It’s Snowing Euros in Frankfurt
12/22/2011 7:30 am EST
This week’s huge credit giveaway in Europe amounts to another reprieve for self-defeating policies, writes MoneyShow.com senior editor Igor Greenwald.
Frankfurt, the global capital of hard money and harder heads, dispensed $645 billion in exceedingly easy credit yesterday.
It wasn’t quite a free-for-all: you had to be a European bank to borrow as much as your increasingly dubious collateral might support for the next three years, at a variable rate currently at 1% and headed lower alongside the economy.
The European Central Bank’s Long-Term Refinancing Operation drew 523 banks, many of them getting squeezed out of the global money market.
Top French officials have been publicly urging the banks to plow the loan proceeds into government bonds, and French and Spanish yields had already plunged in anticipation of that trade. But Italy, which faces a heavy refinancing slate right out of the gate in 2012, has seen much less relief.
Instructions from Paris notwithstanding, the money’s more likely to be set aside against the banks’ own big refinancing needs next year. Yesterday’s haul amounts to 63% of the bank debt maturing over the next 12 months, according to Goldman Sachs. With another all-you-can-eat three-year borrowing buffet scheduled for January, the banks could cover themselves for all of 2012 and 2013 in short order, according to Goldman.
This is probably not enough to avert further credit contraction, but does limit the risk of a sharp escalation in the ongoing run on European banks. And if Spain’s reprieve is for real, the European borrowing backstop set to go into effect in January is probably big enough to see Italy through the spring.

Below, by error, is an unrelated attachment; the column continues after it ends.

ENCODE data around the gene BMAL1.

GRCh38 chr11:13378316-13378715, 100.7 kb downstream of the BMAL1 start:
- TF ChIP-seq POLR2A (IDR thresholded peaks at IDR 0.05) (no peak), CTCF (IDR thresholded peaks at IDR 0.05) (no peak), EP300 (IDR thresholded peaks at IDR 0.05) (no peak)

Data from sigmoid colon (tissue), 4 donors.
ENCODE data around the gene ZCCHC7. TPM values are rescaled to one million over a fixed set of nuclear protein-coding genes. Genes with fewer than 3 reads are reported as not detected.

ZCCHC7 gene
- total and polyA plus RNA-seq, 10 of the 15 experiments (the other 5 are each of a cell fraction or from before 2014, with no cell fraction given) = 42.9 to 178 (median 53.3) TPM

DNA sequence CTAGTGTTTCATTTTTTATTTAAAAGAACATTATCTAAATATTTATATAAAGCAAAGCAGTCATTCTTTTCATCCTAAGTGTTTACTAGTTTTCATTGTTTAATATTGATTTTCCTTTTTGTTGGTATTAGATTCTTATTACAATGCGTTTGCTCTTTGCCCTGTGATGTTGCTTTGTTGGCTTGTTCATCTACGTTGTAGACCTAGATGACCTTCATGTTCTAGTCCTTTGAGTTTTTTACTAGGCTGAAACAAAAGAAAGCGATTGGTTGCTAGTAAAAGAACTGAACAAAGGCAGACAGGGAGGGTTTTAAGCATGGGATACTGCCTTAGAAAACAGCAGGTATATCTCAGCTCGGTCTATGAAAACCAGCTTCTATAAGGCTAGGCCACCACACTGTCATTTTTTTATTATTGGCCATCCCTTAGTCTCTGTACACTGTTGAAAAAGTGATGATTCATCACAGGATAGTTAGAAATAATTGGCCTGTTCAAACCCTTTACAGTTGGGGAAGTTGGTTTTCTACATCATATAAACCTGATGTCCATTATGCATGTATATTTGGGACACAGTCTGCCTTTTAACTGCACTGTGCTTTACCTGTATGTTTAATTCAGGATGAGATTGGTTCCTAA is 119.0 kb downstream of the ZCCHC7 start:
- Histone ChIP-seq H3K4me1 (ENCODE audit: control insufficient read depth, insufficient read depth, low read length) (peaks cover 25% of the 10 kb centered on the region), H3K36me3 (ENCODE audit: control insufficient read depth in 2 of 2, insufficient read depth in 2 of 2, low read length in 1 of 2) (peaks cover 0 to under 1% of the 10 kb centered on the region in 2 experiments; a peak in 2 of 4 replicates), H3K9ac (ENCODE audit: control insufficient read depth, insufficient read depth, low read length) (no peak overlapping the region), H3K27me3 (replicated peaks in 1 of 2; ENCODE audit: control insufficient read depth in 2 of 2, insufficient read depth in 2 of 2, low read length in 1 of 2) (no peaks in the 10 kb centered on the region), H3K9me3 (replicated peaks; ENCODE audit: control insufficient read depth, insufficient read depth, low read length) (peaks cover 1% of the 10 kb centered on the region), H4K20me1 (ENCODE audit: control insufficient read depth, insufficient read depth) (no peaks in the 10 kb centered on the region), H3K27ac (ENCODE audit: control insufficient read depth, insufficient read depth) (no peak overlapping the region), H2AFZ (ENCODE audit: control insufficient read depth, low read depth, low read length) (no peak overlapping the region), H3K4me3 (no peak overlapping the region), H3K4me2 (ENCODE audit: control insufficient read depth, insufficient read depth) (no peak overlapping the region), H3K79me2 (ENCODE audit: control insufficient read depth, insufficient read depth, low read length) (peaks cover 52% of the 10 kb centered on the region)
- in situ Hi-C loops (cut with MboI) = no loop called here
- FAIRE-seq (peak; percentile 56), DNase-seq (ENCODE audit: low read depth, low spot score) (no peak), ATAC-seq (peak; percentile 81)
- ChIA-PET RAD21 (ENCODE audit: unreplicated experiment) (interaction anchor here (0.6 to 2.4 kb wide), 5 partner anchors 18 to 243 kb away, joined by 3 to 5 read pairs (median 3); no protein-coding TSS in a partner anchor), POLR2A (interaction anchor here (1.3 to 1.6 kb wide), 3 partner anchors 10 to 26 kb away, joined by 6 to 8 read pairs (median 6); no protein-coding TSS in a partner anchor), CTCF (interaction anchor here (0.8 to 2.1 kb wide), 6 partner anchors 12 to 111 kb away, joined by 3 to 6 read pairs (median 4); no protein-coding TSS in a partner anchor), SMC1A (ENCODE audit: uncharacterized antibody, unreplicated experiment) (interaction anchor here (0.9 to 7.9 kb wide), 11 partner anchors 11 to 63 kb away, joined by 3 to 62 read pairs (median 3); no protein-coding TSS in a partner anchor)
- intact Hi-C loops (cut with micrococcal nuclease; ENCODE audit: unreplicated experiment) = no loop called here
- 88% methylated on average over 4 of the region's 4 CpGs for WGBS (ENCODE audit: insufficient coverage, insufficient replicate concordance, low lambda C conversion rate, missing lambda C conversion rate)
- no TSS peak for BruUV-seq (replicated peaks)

With fiscal policy still dragging Europe into a recession, things aren’t likely to get better, of course. But the ECB’s generosity to banks does offer some insurance against the worst-case scenario.
Is that enough for a meaningful risk rally? There’s the argument that taking the worst case off the menu was all it took to heal US markets in 2009, so why not Europe in 2012?
The counter-argument is that in 2009 the US fiscal policy was at least pointing in the right direction, while Europe continues to make matters worse with austerity.
Doing just enough to stave off a calamity will work until it doesn’t, with predictable consequences. It’s hard to get too optimistic while uncompetitive European economies are forced to deflate as best they can, even with all those euros falling from the sky in Frankfurt.